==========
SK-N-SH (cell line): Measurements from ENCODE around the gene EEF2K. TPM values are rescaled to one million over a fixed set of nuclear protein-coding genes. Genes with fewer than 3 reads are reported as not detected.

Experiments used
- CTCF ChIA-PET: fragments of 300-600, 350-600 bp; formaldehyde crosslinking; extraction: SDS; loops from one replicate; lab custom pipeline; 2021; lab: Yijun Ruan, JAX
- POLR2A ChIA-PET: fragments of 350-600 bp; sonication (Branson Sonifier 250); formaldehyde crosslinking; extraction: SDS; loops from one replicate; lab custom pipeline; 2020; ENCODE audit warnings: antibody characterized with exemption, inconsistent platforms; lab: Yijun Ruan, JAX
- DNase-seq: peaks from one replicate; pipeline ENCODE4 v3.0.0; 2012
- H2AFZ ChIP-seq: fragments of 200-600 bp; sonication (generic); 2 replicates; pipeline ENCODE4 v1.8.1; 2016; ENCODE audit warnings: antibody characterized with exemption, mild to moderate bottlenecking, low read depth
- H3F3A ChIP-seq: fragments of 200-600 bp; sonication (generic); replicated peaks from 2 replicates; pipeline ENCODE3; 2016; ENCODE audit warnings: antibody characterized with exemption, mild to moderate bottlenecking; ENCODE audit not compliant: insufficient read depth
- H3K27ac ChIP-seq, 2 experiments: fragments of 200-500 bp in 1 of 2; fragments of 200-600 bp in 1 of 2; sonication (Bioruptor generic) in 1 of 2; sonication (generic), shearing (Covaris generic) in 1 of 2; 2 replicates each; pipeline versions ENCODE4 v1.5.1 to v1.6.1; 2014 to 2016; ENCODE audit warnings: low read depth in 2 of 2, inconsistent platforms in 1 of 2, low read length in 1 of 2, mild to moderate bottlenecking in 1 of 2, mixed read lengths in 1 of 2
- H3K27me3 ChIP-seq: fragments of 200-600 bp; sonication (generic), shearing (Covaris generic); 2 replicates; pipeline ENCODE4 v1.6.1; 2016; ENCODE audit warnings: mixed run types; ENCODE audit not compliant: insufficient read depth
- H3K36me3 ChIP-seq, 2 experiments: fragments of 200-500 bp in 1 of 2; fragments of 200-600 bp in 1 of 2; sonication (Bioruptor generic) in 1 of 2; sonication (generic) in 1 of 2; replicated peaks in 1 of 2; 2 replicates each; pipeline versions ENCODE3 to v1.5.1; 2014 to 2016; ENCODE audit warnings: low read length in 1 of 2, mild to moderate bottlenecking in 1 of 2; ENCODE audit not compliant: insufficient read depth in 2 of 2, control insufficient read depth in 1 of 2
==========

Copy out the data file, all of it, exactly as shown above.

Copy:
SK-N-SH (cell line): Measurements from ENCODE around the gene EEF2K. TPM values are rescaled to one million over a fixed set of nuclear protein-coding genes. Genes with fewer than 3 reads are reported as not detected.

Experiments used
- CTCF ChIA-PET: fragments of 300-600, 350-600 bp; formaldehyde crosslinking; extraction: SDS; loops from one replicate; lab custom pipeline; 2021; lab: Yijun Ruan, JAX
- POLR2A ChIA-PET: fragments of 350-600 bp; sonication (Branson Sonifier 250); formaldehyde crosslinking; extraction: SDS; loops from one replicate; lab custom pipeline; 2020; ENCODE audit warnings: antibody characterized with exemption, inconsistent platforms; lab: Yijun Ruan, JAX
- DNase-seq: peaks from one replicate; pipeline ENCODE4 v3.0.0; 2012
- H2AFZ ChIP-seq: fragments of 200-600 bp; sonication (generic); 2 replicates; pipeline ENCODE4 v1.8.1; 2016; ENCODE audit warnings: antibody characterized with exemption, mild to moderate bottlenecking, low read depth
- H3F3A ChIP-seq: fragments of 200-600 bp; sonication (generic); replicated peaks from 2 replicates; pipeline ENCODE3; 2016; ENCODE audit warnings: antibody characterized with exemption, mild to moderate bottlenecking; ENCODE audit not compliant: insufficient read depth
- H3K27ac ChIP-seq, 2 experiments: fragments of 200-500 bp in 1 of 2; fragments of 200-600 bp in 1 of 2; sonication (Bioruptor generic) in 1 of 2; sonication (generic), shearing (Covaris generic) in 1 of 2; 2 replicates each; pipeline versions ENCODE4 v1.5.1 to v1.6.1; 2014 to 2016; ENCODE audit warnings: low read depth in 2 of 2, inconsistent platforms in 1 of 2, low read length in 1 of 2, mild to moderate bottlenecking in 1 of 2, mixed read lengths in 1 of 2
- H3K27me3 ChIP-seq: fragments of 200-600 bp; sonication (generic), shearing (Covaris generic); 2 replicates; pipeline ENCODE4 v1.6.1; 2016; ENCODE audit warnings: mixed run types; ENCODE audit not compliant: insufficient read depth
- H3K36me3 ChIP-seq, 2 experiments: fragments of 200-500 bp in 1 of 2; fragments of 200-600 bp in 1 of 2; sonication (Bioruptor generic) in 1 of 2; sonication (generic) in 1 of 2; replicated peaks in 1 of 2; 2 replicates each; pipeline versions ENCODE3 to v1.5.1; 2014 to 2016; ENCODE audit warnings: low read length in 1 of 2, mild to moderate bottlenecking in 1 of 2; ENCODE audit not compliant: insufficient read depth in 2 of 2, control insufficient read depth in 1 of 2